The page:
Convicted before the fact
Human rights activists said that the ongoing Queen Boat case is "a flagrant violation of basic principles of justice"
Dubbed the Queen Boat case by the press, the ongoing case involving dozens of men accused of "habitual debauchery" with other men was once again in the spotlight this week, after a Cairo misdemeanours court sentenced 21 defendants to three-year prison terms on Saturday, inspiring an international and domestic human rights outcry, reports Jailan Halawi .
Although there is no law explicitly forbidding homosexuality in Egypt, the group of men arrested on the Queen Boat was essentially convicted based on a law that penalises promiscuity and prostitution. Since the Queen Boat arrests, other men accused of being gay have been quietly detained, with some subsequently convicted and jailed.
The verdict was reached during a retrial of a case that began two years ago when arrests were made during a party held at the Queen Boat nightclub, moored along the banks of the Nile. In November 2001, an Emergency State Security Court for Misdemeanours convicted 21 of the 52 men who had been arrested on charges of debauchery and deriding religion, handing down prison terms of one to two years for each.
The key defendant was given a five-year term for deriding religion and debauchery, while his alleged aide received a three-year sentence for deriding Islam, but was acquitted of debauchery. In May 2002, President Hosni Mubarak, in his capacity as military governor, endorsed the guilty verdicts against those two key defendants, while rescinding all the other verdicts, thus opening the door for a retrial for the remaining 50.
That retrial, which took place at the Qasr Al-Nil Misdemeanours Court, again found 21 of the 50 defendants guilty of "habitual debauchery". This time, though, they were sentenced to a harsher sentence of three years in prison, to be followed by three years of police probation. In explaining the verdict, the court said that after reviewing both the confessions and medical reports of the 21 defendants, the court was confident that they deserved the maximum penalty afforded by the law.
In response, the Hisham Mubarak Law Centre (HMLC), the Egyptian Initiative for Personal Rights (EIPR) and the Nadeem Centre for Rehabilitation of Victims of Violence issued a joint statement expressing their "astonishment and outrage" over what they called "the conviction without trial of people tried for consensual homosexual conduct in the Queen Boat case". The organisations described the trial as "a flagrant, scandalous violation of internationally-recognised fair trial principles".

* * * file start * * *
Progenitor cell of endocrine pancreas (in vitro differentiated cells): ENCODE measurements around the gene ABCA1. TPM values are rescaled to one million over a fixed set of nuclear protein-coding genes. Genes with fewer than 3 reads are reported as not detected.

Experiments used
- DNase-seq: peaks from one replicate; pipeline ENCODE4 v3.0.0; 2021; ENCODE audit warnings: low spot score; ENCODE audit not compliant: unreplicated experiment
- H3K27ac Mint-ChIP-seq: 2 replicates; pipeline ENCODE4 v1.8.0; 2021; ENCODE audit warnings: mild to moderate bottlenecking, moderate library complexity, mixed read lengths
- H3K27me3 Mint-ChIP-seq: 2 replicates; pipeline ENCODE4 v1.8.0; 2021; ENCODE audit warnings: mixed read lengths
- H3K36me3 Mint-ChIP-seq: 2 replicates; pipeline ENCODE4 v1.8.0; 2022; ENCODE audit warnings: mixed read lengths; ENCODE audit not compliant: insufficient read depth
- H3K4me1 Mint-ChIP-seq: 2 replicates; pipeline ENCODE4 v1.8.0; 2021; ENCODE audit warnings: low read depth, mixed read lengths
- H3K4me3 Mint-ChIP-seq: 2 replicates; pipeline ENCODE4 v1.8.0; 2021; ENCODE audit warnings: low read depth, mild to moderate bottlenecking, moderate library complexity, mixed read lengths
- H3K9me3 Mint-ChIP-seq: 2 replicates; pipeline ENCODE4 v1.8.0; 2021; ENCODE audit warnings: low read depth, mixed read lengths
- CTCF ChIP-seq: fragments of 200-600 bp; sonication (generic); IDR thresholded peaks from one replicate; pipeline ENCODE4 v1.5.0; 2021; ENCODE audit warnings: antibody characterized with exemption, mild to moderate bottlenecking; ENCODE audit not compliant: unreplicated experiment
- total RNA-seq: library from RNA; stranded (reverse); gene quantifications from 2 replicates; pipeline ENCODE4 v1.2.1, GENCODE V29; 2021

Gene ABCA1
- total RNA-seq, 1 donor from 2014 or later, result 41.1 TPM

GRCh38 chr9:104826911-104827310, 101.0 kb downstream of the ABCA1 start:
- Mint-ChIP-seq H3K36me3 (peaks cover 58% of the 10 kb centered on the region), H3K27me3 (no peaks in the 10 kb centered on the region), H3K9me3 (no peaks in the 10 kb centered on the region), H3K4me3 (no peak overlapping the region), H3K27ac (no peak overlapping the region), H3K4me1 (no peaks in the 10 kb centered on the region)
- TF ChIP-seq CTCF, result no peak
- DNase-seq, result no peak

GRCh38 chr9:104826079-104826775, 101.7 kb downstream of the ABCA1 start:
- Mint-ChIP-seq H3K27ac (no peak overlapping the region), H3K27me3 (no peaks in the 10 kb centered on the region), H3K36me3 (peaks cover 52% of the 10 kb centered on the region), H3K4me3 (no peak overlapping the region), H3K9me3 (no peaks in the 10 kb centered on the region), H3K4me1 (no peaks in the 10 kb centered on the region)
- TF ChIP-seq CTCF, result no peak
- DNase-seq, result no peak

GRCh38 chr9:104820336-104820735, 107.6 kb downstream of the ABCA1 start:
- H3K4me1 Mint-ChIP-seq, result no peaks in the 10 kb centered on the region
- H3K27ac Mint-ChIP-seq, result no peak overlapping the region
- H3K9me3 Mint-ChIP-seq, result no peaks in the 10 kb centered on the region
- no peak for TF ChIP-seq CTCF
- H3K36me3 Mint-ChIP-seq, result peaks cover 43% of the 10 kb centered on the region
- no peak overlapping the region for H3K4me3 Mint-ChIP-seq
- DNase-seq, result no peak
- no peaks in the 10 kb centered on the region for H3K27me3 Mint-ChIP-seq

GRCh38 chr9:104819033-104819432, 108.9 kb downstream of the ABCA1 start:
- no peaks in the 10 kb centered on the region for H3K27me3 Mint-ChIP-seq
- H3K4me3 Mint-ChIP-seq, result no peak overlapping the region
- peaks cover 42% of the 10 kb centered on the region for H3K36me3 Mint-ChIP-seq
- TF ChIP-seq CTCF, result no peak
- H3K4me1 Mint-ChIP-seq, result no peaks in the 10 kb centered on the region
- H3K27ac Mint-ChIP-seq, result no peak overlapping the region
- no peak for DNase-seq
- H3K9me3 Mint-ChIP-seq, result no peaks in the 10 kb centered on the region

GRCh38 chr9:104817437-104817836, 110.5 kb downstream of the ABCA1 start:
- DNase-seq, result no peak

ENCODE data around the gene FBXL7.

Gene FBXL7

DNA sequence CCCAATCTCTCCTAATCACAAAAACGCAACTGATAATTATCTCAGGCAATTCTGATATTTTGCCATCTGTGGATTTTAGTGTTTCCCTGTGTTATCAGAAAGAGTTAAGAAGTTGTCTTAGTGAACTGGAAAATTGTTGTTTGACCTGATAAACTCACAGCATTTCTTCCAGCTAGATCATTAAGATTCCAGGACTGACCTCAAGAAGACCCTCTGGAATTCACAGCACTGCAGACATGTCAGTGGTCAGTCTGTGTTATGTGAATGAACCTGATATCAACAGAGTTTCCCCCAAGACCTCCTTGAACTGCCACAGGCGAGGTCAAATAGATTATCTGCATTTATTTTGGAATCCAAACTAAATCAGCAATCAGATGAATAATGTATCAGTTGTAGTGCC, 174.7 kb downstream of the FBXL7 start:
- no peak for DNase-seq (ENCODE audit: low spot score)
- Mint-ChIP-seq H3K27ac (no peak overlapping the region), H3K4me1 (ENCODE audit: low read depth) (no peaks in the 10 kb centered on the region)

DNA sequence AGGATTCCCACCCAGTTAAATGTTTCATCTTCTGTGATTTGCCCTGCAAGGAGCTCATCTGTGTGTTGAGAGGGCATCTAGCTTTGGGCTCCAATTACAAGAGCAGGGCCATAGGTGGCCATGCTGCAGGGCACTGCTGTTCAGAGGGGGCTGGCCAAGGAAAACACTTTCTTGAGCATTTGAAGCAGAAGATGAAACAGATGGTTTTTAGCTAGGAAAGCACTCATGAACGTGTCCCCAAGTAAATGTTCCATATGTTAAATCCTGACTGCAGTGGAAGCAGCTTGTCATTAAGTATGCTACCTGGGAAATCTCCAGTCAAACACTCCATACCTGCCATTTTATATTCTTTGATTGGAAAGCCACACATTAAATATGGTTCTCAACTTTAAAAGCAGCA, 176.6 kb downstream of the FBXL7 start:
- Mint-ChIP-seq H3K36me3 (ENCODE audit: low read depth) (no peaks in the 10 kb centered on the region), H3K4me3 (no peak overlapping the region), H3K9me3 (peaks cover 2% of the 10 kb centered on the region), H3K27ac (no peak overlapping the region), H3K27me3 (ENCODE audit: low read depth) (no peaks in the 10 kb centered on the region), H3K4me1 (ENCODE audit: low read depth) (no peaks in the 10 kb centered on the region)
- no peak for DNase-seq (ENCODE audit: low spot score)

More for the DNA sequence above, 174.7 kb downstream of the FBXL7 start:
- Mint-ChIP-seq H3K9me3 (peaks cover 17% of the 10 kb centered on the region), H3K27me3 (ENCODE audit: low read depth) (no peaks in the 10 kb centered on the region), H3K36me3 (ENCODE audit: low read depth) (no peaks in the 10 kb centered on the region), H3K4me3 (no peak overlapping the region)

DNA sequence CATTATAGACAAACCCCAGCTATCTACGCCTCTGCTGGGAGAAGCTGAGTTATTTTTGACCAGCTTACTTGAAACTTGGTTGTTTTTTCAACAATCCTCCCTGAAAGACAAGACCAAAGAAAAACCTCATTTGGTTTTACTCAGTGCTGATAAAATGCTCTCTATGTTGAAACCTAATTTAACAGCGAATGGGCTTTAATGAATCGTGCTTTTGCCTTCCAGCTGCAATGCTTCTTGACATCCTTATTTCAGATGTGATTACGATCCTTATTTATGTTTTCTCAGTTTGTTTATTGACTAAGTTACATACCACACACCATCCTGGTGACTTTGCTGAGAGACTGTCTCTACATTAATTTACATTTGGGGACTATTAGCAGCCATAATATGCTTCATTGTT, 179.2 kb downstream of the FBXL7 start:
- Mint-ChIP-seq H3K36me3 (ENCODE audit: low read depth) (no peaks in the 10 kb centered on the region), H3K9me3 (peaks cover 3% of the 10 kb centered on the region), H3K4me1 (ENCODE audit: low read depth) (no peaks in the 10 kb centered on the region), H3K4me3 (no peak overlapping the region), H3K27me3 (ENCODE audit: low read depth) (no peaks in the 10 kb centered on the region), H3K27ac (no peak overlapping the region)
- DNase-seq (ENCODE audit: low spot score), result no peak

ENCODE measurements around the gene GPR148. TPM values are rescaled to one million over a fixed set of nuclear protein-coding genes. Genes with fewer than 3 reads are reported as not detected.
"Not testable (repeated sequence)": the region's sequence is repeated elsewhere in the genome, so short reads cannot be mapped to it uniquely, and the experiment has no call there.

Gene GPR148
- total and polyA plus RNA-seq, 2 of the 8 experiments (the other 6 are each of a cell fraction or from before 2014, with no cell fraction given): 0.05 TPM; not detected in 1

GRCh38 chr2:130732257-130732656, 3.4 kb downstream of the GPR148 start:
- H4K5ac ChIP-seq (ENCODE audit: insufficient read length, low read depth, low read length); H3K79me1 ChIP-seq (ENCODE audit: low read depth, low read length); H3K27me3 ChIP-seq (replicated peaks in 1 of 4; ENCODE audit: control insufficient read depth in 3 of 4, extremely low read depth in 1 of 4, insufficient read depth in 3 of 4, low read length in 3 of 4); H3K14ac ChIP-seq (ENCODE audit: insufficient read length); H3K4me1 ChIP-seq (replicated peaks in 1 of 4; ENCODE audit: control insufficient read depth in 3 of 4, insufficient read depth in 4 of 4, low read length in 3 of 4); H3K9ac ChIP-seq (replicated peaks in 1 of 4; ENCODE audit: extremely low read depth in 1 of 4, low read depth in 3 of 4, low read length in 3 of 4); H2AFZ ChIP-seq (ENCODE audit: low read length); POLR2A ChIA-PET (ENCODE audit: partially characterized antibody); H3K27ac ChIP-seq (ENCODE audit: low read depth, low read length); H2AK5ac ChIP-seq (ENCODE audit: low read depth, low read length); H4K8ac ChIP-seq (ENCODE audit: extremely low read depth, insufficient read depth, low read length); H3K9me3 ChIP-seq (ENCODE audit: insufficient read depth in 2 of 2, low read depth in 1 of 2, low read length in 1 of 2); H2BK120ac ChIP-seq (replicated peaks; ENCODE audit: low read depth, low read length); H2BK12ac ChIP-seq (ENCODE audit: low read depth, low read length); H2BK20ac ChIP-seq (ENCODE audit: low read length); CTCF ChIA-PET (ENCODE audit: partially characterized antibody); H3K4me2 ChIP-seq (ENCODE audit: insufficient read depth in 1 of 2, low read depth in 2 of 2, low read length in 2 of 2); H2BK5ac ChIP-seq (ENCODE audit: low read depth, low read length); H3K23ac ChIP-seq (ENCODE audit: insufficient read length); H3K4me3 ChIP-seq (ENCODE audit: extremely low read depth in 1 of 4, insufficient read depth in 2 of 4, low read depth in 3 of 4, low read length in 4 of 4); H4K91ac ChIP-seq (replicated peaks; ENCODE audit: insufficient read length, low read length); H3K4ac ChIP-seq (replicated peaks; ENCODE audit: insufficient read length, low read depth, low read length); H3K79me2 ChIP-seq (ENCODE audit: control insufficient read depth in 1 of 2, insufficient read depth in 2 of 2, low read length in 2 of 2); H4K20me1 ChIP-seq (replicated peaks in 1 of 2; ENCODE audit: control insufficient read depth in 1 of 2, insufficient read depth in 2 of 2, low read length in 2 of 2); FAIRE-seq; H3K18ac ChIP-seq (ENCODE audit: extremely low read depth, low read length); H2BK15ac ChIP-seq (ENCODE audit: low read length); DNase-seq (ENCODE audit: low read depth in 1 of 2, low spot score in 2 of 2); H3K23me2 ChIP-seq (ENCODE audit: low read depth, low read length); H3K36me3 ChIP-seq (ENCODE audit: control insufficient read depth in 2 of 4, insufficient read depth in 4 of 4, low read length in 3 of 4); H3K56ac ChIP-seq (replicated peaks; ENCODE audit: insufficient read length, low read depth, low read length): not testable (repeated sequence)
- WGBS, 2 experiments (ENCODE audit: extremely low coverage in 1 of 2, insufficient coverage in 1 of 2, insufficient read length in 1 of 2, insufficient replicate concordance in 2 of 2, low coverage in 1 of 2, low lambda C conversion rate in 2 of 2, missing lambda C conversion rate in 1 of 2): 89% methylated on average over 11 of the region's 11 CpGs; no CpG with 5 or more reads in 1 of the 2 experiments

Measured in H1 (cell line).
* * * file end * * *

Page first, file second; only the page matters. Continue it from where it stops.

The American Embassy in Cairo also issued a statement expressing its "disappointment" at the verdict, saying, "we have on previous occasions raised with the government of Egypt our concern about allegations that some of the defendants had been convicted in the first trial on the basis of confessions obtained under duress, and by the appearance that the defendants may have been targeted for prosecution because of their sexual orientation." The statement also expressed concern that, as it prepared to reach a verdict, "the court did not hold any substantive session... [hence]... it appears that the defense lawyers were not given a full opportunity to defend their clients."
British Embassy spokesman Irafan Siddiq told Al-Ahram Weekly that the UK was disappointed as well. "The verdict is harsher than in the original case, and the defense was not given enough time to present their case. We are looking forward to a full and speedy appeal."
Helmi El-Rawi, a member of the defence team, provided the Weekly with details regarding what he viewed as the abnormal procedures faced by his clients at the hands of the court. According to El-Rawi, the presiding judge issued his verdict without allowing any member of the defence team to submit memos, present oral arguments or hear the testimony of any witnesses. El-Rawi explained that as the trial began last July, the defence team submitted numerous requests to the court, which were approved by the presiding judge. These included requests to summon for cross- examination the state security intelligence officers who investigated the case and allegedly made most of the arrests. "It was very important that those officers be cross-examined, for there were clear contradictions in their testimonies," El-Rawi said. However, until the judge issued his verdict, none of the officers had ever showed up in court.
El-Rawi also felt that the judge "was trying to send us a message that the Emergency State Security Court's verdict had been a better option".
According to El-Rawi, the Court of Appeal is due to start hearing the case on 4 June. According to unconfirmed reports inside the court, the prosecution might also appeal the cases of the 29 that were acquitted. As El- Rawi reviewed the proceedings that led to the ruling, he expressed his suspicions that the ruling had been taken on the basis of "religious rather than legal reasoning, which is a catastrophic precedent".
Nevertheless, El-Rawi expects acquittals, "once the case is subject to a fair trial by the higher court".